Wednesday, 16 December 2009
I was kidding myself going 'Christmas shopping' at Paper Dress Vintage's late night opening tonight. Buying presents for other people was as likely as me going home to read David Dimbleby's latest book (which I'm technically supposed to as I'm interviewing him on Friday)
But I could hardly go to one of my favourite shops in London and not buy a dress. Especially when we were plied with mulled cider. As the title suggests, the quaint and colourful shop on Curtain Road in East London, stocks a lot of 1960s dresses. Which makes me... a helpless little insect caught in a seductive spiders web?
This thick winter floral sixties dress would look perfect with a (faux) fur coat, woollen tights and flat Mary Janes in the day time, and gold heeled t-bars for evening. I love that the flower pattern borders on tribal and how the skirt puffs out, making it more shapely. A definite departure from the usual shifts of that era.
Love the ruffled neck, too. Here it is close up.
Considering the dresses are just a fraction of the shop, amid the furs, jackets, skirts, bags and I spied an Ossie Clark brown velvet jacket in my size, I think I was very restrained. Dresses for me, are escapism after all. But enough justifying another pre-Christmas 'present to myself'. Time to get back to David Dimbleby...
Sunday, 6 December 2009
Found this pretty shop on Tib Street in Manchester's Northern Quarter yesterday.
The collection of winter warming faux furs, velvet and silk evening gowns, 1940s hats and perfectly fitted jackets provided a welcome contrast to the incessant downpour outside. Typical Manchester, but places like Rags to Bitches make venturing outside with no umbrella on a December afternoon worthwhile.
Wednesday, 2 December 2009
Designer/High Street collaborations don't exactly rock my world. At the risk of generalising, the clothes can feel a bit cheap. I think making designers more accessible to the masses and steering flocks of sheep away from Primark ought to be a good thing, but at the same time, rails of the same black 'such and such designer for H&M' blouse, for me, take away all the covetousness and the magic. I may not be able to afford the genuine designer article, but that doesn't mean I'm going to lap up the watered down version.
And I'm certainly not going to camp outside the store in this weather - the other reason they're not for me. But maybe I'm just bitter. Maybe if I pretended not to notice tripping up over all the pieces nobody wants on the floor and made it to the cash register without hyperventilating in the queue, things could be different...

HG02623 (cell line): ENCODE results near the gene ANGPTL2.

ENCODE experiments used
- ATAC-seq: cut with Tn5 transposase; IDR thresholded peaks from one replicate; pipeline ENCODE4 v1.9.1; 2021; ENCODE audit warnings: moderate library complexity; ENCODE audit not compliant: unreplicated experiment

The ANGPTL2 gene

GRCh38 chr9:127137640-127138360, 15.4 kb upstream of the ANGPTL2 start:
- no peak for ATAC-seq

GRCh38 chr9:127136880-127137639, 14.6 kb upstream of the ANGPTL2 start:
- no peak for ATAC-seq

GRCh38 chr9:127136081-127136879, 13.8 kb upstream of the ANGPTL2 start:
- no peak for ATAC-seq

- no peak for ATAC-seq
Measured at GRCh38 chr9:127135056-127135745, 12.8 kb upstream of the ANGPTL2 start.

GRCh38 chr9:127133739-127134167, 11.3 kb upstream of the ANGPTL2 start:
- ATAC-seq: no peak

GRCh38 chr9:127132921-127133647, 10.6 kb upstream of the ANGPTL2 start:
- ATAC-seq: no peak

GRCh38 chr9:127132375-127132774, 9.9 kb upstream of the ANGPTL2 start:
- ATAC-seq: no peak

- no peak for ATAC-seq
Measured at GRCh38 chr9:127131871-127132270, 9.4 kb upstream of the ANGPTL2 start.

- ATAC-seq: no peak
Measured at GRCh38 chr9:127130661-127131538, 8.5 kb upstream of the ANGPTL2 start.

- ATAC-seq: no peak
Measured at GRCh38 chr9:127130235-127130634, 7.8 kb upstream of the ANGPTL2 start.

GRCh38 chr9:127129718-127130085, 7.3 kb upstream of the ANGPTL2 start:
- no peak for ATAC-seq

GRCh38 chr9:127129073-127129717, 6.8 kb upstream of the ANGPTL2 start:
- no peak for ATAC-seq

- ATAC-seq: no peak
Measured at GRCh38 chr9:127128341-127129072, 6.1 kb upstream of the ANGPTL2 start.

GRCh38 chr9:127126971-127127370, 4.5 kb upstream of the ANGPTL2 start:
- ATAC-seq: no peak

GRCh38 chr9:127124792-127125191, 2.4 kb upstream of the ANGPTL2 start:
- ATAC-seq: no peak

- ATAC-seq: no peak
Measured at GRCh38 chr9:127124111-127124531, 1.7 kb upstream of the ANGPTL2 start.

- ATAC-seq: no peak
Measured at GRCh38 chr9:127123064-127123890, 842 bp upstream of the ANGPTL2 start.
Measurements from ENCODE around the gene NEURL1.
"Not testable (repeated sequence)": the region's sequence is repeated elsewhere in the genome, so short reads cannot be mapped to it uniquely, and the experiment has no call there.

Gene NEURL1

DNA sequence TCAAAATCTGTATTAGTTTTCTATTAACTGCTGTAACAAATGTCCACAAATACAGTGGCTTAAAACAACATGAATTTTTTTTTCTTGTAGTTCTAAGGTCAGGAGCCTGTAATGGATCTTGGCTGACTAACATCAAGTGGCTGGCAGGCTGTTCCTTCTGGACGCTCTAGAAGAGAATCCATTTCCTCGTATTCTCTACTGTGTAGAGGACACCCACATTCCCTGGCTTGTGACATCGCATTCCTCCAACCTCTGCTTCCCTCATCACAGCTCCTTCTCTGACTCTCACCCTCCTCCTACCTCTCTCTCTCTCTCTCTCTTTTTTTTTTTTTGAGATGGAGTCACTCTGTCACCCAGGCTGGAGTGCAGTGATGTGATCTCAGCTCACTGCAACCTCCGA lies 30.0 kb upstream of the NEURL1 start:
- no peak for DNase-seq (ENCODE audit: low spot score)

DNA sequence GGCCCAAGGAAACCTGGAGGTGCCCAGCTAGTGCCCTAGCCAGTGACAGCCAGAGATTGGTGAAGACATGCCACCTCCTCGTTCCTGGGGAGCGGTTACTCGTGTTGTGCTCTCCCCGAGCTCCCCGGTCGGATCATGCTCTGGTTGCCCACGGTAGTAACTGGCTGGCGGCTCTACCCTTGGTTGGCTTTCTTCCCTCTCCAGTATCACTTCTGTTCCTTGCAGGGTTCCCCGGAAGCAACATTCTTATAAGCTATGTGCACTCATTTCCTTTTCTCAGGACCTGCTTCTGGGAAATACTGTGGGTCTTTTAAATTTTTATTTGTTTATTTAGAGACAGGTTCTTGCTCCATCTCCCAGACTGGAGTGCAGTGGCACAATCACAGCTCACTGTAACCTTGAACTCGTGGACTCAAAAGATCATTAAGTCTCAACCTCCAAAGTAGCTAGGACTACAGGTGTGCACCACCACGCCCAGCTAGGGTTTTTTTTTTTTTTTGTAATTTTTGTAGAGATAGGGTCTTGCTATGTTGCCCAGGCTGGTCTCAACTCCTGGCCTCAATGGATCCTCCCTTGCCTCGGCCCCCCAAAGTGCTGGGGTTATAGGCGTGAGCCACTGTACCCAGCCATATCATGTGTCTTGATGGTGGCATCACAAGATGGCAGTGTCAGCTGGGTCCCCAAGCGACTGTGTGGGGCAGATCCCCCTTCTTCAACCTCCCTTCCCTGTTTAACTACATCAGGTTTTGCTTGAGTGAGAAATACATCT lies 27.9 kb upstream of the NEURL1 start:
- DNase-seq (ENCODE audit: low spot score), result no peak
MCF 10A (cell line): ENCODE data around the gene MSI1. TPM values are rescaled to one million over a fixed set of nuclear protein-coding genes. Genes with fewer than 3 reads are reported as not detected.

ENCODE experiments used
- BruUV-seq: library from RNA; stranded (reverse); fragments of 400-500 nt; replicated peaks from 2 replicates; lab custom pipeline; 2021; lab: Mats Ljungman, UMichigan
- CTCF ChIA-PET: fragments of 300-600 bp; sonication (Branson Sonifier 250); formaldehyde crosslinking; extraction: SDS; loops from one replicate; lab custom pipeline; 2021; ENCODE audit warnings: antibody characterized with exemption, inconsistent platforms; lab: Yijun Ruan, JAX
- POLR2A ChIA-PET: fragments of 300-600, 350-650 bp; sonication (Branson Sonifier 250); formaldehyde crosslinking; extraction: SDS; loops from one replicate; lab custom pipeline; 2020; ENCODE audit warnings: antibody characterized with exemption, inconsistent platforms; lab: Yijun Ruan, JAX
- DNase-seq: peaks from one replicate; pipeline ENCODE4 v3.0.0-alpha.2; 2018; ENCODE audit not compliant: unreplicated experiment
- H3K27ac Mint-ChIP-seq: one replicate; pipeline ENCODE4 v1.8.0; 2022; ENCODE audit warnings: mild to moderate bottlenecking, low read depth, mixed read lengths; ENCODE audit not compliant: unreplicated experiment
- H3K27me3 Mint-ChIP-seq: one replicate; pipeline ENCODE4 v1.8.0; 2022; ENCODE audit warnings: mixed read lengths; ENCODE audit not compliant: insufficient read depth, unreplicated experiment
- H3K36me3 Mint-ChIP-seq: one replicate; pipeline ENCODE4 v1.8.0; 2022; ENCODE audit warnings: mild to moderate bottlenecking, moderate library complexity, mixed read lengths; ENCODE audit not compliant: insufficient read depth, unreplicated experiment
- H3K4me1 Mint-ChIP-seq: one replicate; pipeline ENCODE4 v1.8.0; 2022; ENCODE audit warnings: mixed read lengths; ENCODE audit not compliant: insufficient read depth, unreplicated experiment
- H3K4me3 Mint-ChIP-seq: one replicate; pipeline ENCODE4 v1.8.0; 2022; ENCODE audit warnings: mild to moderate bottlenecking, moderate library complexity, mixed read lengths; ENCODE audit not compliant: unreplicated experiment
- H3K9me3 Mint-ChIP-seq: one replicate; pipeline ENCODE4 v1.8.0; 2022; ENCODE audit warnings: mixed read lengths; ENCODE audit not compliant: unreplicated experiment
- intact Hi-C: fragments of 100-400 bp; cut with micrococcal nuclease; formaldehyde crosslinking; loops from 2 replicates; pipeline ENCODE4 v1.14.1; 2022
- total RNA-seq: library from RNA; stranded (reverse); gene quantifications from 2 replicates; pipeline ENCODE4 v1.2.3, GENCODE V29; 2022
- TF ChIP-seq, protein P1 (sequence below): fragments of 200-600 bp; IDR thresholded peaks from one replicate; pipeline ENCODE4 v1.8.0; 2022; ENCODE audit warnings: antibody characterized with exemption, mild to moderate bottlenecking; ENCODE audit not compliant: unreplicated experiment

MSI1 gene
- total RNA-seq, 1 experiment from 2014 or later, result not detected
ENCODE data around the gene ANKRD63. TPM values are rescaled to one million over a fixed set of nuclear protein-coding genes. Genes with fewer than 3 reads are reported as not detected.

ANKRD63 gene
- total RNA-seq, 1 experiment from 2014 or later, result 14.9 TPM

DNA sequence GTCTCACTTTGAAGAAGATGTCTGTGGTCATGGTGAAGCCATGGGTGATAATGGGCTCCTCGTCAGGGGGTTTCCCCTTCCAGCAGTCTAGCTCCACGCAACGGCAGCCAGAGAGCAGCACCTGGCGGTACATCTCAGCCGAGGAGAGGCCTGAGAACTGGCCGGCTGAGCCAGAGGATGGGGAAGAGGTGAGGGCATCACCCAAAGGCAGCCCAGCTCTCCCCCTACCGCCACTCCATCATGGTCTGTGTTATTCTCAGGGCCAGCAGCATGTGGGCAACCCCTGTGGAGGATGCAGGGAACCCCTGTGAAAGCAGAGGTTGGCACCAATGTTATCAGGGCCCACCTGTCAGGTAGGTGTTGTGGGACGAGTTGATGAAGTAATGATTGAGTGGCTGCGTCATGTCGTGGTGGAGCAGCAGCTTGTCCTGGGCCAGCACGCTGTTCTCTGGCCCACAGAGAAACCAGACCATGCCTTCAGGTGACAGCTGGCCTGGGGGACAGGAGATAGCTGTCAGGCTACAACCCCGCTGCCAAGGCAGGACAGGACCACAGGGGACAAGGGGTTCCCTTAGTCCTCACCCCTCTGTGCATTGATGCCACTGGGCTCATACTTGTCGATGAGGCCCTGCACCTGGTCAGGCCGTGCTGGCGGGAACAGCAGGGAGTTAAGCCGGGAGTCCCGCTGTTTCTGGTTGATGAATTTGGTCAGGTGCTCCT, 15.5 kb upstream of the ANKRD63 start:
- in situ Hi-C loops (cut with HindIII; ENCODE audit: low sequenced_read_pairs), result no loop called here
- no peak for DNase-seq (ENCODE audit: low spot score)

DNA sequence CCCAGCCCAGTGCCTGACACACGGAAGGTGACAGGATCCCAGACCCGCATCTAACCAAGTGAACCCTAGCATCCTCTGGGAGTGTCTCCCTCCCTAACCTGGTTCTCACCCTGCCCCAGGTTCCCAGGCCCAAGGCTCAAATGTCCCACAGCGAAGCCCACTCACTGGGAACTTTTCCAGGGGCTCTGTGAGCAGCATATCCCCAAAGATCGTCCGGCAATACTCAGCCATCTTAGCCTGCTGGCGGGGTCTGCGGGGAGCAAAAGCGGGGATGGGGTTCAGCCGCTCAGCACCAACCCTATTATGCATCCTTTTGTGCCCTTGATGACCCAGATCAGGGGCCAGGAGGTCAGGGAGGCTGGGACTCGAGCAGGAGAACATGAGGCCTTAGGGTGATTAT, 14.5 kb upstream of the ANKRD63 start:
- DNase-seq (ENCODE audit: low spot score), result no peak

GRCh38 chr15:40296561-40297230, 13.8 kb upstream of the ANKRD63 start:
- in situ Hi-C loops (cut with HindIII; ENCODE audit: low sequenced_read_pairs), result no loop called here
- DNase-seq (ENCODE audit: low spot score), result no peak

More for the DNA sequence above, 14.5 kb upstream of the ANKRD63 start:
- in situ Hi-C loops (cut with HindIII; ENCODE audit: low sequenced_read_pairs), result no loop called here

I'm tempted to give it a go this weekend when the Sonia Rykiel Pour H&M line hits stores 5 December. It's old news of course, having been advertised everywhere from Vogue to the bus shelter at the end of my road, but I'm head over heels for the fifties boudoir style nude satin basque, amongst others, in the 70-piece lingerie, nightwear and accessories collection.
It's the first time H&M has collaborated on designer underwear and the ads speak for themselves. Newly brunette model-of-the-moment Lara Stone joins forces with Anne Vytalitsyna and one of my favourite models, Caroline Trentini and bam, if we didn't know it already, underwear is officially the new outerwear. Ok, I'm not exactly going to walk down Kings Cross Road in it, but I've definitely thought about it.
It's a gorgeous line, but I wouldn't have expected anything less from 'Queen of Knits' Sonia Rykiel. For those who aren't familiar with the chic Parisian designer, she was the first person to make wooly jumpers look sexy. Back in the 1960s, she was pregnant and started designing knitwear because she couldn't find anything that was flexible or flattering enough to wear.
H&M clearly haven't forgotten this, either. Her knitwear line is the next to be unveiled in the store in February. Plenty of time to eat some humble pie. And dig out that tent.